The opinion of the court was delivered by: William M. Skretny United States District Judge
On July 18, 2006, Petitioner filed a Petition for a Writ of Habeas Corpus, pursuant to 28 U.S.C. § 2254, challenging a state court conviction of second degree murder (N.Y. Penal L., § 125.25(1)). (Docket No. 1). Immediately after filing the Petition, Petitioner filed a Letter Motion to Stay the Petition so that he could continue to exhaust the ineffective assistance of appellate counsel claim he had raised as Ground 1 in the Petition.*fn1 (Docket No. 5, Letter Motion). Petitioner had filed an Application for a Writ of Error Coram Nobis with the New York State Supreme Court, Appellate Division, Fourth Department on July 18, 2006, ten days before filing the instant Petition, raising the ineffective of assistance of appellate counsel claim. At the time of filing the instant Petition, Petitioner's Writ of Error Coram Nobis was still pending with the Appellate Division.
On September 13, 2006, the Court (Hon. John T. Curtin) entered an Order granting Petitioner's Motion to Proceed In Forma Pauperis, denying Petitioner's Motion for Appointment of Counsel and denying without prejudice Petitioner's Letter Motion to Stay the Petition to re-filing within 30-days upon a sufficient showing that Petitioner was entitled to a stay pursuant to the standards set forth in Rhines v. Weber, 544 U.S. 269, 277-78, 125 S.Ct. 1528, 1535, 161 L.Ed.2d 440 (2005). (Docket No. 8). The Court further directed that upon filing of a renewed motion for a stay, Respondent had 30 days in which to file a response to the motion.*fn2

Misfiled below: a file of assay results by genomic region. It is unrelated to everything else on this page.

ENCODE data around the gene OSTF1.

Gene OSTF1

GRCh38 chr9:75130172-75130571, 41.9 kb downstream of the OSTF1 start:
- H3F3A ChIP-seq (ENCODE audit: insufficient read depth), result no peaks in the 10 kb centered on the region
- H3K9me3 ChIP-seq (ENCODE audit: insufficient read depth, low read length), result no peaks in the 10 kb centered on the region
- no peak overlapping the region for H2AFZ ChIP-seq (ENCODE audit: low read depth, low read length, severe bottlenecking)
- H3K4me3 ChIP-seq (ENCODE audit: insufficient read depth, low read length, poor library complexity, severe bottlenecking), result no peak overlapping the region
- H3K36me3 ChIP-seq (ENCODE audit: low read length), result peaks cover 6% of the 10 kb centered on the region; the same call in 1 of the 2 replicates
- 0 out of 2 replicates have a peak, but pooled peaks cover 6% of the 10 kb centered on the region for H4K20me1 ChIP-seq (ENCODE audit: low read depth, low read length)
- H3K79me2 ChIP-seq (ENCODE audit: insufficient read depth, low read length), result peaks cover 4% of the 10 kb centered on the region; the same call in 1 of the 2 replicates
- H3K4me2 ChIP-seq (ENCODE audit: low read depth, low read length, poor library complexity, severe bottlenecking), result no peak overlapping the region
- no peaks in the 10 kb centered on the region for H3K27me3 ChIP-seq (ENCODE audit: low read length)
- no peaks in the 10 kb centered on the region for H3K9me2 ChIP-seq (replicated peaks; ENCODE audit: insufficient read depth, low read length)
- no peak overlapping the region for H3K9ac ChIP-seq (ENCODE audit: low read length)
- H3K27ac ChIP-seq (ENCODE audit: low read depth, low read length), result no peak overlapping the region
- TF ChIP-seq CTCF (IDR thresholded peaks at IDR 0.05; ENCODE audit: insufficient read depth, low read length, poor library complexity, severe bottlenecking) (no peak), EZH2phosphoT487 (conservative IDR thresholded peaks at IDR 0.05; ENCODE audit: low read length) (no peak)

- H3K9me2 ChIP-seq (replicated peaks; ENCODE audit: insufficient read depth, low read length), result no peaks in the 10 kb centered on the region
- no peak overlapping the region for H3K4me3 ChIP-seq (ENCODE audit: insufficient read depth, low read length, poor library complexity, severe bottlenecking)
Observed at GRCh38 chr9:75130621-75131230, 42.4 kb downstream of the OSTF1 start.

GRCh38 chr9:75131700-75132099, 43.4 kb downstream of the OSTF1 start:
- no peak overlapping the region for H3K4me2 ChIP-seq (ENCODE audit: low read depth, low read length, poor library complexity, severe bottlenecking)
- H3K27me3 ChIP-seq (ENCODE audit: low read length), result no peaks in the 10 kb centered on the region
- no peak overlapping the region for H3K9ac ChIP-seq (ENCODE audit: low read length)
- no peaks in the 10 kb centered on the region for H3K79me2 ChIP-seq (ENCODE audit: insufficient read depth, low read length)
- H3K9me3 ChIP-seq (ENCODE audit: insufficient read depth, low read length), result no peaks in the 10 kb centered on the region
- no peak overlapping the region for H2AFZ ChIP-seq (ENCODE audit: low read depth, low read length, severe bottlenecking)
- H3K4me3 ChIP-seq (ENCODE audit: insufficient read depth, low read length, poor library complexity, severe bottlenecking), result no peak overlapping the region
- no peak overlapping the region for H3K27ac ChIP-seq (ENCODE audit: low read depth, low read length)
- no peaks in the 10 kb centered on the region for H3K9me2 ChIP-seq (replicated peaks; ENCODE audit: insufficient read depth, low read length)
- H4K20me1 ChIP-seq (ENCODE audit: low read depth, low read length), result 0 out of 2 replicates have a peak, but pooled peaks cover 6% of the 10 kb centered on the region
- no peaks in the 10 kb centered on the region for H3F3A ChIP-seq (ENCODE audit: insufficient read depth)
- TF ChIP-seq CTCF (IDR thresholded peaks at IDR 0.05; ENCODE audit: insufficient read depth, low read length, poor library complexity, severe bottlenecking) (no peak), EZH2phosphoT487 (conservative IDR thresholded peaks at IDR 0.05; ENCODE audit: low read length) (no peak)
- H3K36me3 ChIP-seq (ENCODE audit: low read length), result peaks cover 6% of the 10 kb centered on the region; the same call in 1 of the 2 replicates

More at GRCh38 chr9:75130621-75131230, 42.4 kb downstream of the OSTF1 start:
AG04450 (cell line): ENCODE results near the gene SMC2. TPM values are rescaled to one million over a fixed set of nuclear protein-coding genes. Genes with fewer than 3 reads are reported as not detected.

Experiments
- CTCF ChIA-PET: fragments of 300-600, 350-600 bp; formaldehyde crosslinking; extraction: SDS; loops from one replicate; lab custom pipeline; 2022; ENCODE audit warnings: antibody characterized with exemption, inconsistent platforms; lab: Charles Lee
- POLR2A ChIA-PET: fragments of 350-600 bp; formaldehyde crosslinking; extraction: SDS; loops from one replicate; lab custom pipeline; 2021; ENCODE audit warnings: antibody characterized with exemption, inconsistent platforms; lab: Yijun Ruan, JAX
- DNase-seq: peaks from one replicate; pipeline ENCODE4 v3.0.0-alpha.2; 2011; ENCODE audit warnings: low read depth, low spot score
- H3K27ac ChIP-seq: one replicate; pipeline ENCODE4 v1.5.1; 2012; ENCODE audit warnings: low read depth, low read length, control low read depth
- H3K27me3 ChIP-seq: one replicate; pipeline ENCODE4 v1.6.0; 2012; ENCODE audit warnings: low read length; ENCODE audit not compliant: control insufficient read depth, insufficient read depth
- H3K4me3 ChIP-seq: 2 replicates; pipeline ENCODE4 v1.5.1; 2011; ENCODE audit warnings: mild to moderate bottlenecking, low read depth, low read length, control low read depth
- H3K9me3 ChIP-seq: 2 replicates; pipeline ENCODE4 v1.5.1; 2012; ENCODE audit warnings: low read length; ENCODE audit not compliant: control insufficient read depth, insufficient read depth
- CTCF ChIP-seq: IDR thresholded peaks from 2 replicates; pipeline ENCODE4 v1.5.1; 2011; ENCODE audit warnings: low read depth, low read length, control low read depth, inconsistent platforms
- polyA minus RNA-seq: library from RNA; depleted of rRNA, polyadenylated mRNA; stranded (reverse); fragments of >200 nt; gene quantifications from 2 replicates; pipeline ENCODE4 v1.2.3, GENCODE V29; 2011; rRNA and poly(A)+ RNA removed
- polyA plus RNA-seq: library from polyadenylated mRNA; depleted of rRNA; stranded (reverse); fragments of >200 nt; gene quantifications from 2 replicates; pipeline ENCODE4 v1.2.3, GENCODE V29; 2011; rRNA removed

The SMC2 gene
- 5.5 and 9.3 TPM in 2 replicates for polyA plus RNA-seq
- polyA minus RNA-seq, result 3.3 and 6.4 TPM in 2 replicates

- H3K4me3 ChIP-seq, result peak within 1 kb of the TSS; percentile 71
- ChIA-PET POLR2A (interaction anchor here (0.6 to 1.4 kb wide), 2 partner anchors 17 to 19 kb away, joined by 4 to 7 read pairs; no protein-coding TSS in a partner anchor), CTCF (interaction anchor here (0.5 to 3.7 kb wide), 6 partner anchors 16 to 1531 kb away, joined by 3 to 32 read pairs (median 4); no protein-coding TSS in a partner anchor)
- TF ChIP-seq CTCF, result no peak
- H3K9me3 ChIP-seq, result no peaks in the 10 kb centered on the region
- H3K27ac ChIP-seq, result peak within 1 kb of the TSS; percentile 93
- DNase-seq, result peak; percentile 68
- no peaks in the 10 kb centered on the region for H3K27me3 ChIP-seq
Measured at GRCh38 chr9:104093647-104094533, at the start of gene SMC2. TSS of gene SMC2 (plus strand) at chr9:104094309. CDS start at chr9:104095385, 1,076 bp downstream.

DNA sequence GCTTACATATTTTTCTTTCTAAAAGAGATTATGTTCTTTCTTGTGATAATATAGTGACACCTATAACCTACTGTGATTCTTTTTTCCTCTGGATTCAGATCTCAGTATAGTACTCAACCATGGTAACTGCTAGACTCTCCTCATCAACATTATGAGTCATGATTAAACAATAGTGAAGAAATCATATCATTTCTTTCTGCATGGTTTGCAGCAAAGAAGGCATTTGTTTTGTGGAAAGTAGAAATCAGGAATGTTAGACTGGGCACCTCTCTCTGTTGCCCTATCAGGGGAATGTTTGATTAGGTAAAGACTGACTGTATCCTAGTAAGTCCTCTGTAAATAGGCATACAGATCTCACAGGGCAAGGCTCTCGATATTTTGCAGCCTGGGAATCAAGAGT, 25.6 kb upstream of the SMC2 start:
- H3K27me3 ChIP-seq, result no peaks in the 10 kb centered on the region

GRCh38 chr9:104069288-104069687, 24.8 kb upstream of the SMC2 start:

1. First Motion to Stay Petition
On October 23, 2006, Petitioner filed a renewed Motion to Stay Petition ("First Motion to Stay") noting again that he had filed an Application for a Writ of Error Coram Nobis raising the ineffective assistance of appellate counsel claim raised in the Petition and noting, inter alia, that he had filed the instant Petition knowing that he had not fully exhausted this claim because he believed that the one-year period of limitations to file a petition for a writ of habeas corpus was expiring, see 28 U.S.C. § 2244(d)(1).*fn3
Petitioner also noted that, before filing the Application for a Writ of Error Coram Nobis and the instant Petition, he had been diligently attempting to obtain assistance in arranging a scuba dive in the Genesee river in order to obtain evidence regarding the current and flow of the river. Petitioner believes that this evidence will contradict the testimony of two police witnesses who testified at trial, presumably regarding the bullet casings that were found in the river or the inability to recover the murder weapon from the river. Although the dives were scheduled, they never occurred. (Docket No. 9, ¶ ¶ 11-17). Petitioner further noted that he had been told by another inmate, whom Petitioner did not identify, that the inmate knew who the actual killer was and had provided a statement, but later repudiated it based on a fear of reprisal. (Id., ¶ ¶ 13, 15). Petitioner thereby argued that he had good cause for a stay and that he had been diligently working on various means to establish his innocence.